For years, scientists have been trying to sort out the role oxytocin plays in autism. The developmental disorder affects one in 68 U.S. children, causing social and communication deficits, repetitive behaviors and sensory problems. Oxytocin, which functions in the blood as a hormone and in the brain as a neurotransmitter, has long been known to have roles in enhancing social ability. Based on research in animal models, some people have speculated that oxytocin deficiency might contribute to autism. But prior human studies of the purported connection have produced a confusing picture.
The previous hypotheses saying that low oxytocin was linked to autism were maybe a little bit simplistic. It’s much more complex…
Now, a new Stanford paper publishing online this week in Proceedings of the National Academy of Sciences adds interesting details to our understanding. The study is the largest ever to examine blood oxytocin levels in children with autism and two comparison groups without autism: kids who have autistic siblings and children who do not have siblings with autism.
The researchers found the same range of blood oxytocin levels across all three groups, with similar numbers of children with low, medium and high oxytocin levels in each category. Although, as expected, the kids with autism had social deficits, blood oxytocin level was clearly linked to social ability within each group. Children with autism who had low blood oxytocin had poorer social ability than autistic children with high blood oxytocin, for example, and typically developing kids with low blood oxytocin also had poor social ability compared to other typically developing children.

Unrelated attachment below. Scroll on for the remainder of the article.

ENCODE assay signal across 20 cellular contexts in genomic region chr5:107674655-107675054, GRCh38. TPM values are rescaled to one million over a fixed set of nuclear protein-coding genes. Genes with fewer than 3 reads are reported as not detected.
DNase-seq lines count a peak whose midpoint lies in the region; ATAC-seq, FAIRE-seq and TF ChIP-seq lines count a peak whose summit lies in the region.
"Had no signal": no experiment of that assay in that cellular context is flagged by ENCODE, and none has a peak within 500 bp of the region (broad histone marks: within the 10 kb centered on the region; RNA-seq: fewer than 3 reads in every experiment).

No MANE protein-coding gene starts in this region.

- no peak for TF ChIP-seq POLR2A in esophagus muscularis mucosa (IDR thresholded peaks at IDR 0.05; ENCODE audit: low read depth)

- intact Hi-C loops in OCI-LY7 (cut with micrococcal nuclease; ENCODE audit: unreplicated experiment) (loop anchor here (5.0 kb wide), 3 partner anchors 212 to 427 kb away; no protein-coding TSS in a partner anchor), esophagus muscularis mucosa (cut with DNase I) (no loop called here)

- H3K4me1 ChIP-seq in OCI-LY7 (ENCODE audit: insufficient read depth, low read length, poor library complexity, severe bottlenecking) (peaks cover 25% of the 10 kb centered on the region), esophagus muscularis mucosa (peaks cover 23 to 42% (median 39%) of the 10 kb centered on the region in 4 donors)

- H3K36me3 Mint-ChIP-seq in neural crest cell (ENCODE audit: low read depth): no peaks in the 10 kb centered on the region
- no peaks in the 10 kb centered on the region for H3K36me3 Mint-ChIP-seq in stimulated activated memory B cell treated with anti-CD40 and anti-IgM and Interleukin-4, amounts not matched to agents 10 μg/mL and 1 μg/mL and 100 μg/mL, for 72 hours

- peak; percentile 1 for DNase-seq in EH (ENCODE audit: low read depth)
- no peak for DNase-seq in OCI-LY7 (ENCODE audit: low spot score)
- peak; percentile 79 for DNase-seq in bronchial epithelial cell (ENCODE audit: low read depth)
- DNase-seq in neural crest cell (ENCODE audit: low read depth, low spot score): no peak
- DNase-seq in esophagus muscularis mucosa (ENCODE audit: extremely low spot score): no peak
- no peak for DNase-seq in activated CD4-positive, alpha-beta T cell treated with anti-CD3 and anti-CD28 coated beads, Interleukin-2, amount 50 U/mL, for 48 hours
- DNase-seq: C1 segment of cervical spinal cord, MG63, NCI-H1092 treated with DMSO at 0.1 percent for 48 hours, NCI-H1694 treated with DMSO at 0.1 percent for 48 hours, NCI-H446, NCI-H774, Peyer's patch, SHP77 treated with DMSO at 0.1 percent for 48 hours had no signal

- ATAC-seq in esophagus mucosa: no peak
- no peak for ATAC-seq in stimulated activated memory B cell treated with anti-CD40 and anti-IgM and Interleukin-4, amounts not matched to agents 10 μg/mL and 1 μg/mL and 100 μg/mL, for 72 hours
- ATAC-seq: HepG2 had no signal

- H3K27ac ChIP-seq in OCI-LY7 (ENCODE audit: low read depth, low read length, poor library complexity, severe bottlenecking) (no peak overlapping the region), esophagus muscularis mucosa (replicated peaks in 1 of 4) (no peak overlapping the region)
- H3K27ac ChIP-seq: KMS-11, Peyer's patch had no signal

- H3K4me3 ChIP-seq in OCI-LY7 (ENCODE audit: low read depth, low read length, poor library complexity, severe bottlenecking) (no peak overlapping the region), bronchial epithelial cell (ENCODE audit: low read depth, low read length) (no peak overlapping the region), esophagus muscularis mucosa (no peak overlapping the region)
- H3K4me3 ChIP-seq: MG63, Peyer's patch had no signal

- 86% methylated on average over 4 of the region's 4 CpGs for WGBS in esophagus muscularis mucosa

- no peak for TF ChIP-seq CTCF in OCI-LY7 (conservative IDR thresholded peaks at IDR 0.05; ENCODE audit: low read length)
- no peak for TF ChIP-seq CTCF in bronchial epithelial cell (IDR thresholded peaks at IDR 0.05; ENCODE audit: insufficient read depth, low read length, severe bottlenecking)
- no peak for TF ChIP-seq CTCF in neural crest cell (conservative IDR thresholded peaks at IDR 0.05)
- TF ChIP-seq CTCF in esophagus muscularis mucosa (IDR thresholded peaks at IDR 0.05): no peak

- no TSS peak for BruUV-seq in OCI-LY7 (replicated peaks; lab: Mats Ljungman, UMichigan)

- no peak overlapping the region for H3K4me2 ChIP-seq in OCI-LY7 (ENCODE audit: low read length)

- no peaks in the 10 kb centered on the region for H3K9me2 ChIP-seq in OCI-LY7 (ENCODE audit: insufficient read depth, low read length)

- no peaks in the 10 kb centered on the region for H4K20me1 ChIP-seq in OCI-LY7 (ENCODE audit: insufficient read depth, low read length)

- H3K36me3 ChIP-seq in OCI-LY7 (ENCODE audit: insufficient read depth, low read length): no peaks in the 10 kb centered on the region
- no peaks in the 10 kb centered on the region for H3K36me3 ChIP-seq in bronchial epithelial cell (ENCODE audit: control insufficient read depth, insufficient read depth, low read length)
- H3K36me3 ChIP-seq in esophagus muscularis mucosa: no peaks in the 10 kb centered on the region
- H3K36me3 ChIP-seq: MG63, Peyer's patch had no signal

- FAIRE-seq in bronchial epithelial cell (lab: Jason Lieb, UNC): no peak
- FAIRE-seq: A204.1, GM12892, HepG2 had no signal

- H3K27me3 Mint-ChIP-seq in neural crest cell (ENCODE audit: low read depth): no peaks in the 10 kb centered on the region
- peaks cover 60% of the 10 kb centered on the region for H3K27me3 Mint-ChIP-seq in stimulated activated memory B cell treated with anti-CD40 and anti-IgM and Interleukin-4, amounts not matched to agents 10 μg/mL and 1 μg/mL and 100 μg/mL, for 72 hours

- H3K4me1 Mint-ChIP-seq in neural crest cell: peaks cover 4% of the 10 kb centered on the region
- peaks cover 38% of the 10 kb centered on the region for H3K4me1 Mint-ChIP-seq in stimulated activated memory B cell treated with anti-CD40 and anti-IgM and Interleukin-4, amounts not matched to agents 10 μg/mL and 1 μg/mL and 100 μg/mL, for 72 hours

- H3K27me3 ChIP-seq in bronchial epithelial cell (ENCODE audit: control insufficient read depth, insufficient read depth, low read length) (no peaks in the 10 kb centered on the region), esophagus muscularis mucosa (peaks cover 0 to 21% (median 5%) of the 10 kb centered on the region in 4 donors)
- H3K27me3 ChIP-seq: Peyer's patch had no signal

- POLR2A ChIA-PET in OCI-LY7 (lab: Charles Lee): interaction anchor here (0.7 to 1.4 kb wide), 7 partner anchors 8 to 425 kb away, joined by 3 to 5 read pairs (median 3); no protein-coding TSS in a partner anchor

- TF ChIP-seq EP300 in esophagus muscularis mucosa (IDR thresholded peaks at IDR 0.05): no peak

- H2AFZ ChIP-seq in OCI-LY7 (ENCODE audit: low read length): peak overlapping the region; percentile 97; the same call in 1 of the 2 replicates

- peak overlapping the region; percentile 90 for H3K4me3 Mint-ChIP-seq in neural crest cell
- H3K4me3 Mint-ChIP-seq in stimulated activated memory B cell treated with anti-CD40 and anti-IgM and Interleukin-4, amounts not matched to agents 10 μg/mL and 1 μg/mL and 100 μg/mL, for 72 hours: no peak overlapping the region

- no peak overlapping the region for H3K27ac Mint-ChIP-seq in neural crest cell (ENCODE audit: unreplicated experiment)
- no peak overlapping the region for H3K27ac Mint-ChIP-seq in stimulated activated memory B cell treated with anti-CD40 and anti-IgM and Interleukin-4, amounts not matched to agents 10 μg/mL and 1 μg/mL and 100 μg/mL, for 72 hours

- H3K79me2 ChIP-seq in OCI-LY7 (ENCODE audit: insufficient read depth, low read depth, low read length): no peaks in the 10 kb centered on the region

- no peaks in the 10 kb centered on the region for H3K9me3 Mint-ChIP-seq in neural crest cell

From our press release on the research:
“It didn’t matter if you were a typically developing child, a sibling or an individual with autism: Your social ability was related to a certain extent to your oxytocin levels, which is very different from what people have speculated,” said Antonio Hardan, MD, professor of psychiatry and behavioral sciences and the study’s senior author. Hardan is a child and adolescent psychiatrist who treats children with autism at [Lucile Packard Children's Hospital Stanford].
“The previous hypotheses saying that low oxytocin was linked to autism were maybe a little bit simplistic,” he said. “It’s much more complex: Oxytocin is a vulnerability factor that has to be accounted for, but it’s not the only thing leading to the development of autism.”
The findings suggest that, although oxytocin deficiency may not explain all cases of autism, some kids with autism may still benefit from oxytocin-like medications. The researchers caution that their study needs to be repeated with measures of oxytocin in cerebrospinal fluid, since this liquid that bathes the brain may give better information about the nuances of oxytocin biology.
A Duke University scientist commented for a story on NPR’s health blog, Shots, about what the findings imply for the potential value of oxytocin therapy:
“It could be that if a kid has low oxytocin levels then they might benefit,” says Simon Gregory, a genomics researcher at Duke University who was not involved in the study. He is part of another group investigating the use of oxytocin to treat people with autism.
Gregory says it’s not surprising that children with autism have widely varying levels of oxytocin. “Autism isn’t a disease, it’s a spectrum” that can’t be linked to any one cause, he told Shots.
Stanford’s research team is also doing more work to clarify further details of the biology of oxytocin in autism.